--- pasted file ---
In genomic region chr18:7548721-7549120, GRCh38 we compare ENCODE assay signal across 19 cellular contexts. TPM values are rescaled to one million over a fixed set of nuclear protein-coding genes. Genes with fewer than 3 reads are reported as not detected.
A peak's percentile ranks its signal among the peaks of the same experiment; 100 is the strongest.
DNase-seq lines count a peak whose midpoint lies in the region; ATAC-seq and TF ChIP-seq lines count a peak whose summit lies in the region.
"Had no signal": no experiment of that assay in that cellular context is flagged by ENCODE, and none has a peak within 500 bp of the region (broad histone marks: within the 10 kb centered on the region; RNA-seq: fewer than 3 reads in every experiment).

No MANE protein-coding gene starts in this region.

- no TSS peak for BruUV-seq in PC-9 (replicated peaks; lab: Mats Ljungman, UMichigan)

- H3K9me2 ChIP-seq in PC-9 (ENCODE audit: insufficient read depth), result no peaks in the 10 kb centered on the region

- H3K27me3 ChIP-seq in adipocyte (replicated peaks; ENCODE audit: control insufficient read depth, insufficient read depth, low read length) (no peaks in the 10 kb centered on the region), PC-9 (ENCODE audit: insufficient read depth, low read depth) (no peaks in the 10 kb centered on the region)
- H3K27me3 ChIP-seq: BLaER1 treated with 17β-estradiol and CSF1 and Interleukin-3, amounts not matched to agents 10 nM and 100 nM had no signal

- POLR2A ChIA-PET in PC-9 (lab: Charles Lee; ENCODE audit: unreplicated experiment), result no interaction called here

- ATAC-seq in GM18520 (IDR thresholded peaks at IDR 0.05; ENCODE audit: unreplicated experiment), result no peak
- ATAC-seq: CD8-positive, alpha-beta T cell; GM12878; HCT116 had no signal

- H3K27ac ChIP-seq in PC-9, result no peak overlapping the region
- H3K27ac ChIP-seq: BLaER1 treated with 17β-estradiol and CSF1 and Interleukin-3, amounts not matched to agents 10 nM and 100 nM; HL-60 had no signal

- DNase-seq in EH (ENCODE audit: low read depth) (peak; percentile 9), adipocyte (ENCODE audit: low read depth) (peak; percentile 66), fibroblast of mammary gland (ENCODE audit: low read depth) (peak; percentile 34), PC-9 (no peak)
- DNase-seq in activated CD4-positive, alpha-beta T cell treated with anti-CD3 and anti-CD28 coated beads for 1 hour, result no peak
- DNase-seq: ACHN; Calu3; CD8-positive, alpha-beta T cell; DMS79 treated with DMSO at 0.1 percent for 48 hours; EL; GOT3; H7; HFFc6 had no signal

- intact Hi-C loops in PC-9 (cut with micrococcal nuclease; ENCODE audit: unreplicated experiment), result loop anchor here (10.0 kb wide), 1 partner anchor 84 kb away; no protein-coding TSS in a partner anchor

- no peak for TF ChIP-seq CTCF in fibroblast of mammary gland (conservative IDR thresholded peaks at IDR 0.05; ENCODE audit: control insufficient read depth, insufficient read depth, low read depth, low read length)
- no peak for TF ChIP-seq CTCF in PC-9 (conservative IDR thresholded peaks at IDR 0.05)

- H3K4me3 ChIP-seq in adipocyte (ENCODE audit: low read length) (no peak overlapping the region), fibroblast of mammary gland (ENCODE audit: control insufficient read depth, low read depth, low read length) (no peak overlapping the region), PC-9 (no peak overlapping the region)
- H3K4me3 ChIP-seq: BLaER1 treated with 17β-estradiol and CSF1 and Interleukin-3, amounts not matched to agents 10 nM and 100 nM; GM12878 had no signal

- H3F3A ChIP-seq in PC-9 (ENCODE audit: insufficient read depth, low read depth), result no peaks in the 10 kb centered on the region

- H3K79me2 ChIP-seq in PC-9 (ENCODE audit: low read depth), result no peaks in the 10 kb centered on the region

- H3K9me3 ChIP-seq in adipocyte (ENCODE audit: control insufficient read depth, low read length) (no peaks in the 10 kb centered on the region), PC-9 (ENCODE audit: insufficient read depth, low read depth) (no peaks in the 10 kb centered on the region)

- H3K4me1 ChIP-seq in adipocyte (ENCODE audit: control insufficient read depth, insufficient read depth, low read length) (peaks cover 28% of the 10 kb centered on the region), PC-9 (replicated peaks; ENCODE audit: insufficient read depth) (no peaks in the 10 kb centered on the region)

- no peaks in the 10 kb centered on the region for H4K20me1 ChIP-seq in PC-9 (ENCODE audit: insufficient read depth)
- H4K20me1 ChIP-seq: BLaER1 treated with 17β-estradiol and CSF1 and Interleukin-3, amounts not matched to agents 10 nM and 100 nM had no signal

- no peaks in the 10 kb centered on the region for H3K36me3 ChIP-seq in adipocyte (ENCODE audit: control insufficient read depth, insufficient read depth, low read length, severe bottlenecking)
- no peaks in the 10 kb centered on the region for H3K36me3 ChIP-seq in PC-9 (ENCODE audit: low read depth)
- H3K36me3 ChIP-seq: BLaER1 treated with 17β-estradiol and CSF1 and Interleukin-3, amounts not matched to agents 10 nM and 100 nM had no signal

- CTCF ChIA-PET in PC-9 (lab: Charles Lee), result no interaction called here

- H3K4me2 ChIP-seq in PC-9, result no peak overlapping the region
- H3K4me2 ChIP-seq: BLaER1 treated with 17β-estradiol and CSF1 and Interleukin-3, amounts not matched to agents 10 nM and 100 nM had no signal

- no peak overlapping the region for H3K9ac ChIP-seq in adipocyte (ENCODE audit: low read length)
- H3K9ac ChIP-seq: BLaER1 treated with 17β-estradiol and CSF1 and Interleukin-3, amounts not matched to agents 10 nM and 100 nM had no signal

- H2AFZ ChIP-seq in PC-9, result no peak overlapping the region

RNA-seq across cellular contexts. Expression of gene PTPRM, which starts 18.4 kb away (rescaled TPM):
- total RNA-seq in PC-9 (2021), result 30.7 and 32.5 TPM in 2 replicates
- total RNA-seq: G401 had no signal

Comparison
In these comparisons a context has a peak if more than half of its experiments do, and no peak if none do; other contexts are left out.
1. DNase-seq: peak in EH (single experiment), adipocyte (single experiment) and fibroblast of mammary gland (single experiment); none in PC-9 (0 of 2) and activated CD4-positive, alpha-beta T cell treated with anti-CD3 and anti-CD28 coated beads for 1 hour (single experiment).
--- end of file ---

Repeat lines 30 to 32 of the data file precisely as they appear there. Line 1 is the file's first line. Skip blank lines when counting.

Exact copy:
- no peaks in the 10 kb centered on the region for H3K36me3 ChIP-seq in PC-9 (ENCODE audit: low read depth)
- H3K36me3 ChIP-seq: BLaER1 treated with 17β-estradiol and CSF1 and Interleukin-3, amounts not matched to agents 10 nM and 100 nM had no signal

- CTCF ChIA-PET in PC-9 (lab: Charles Lee), result no interaction called here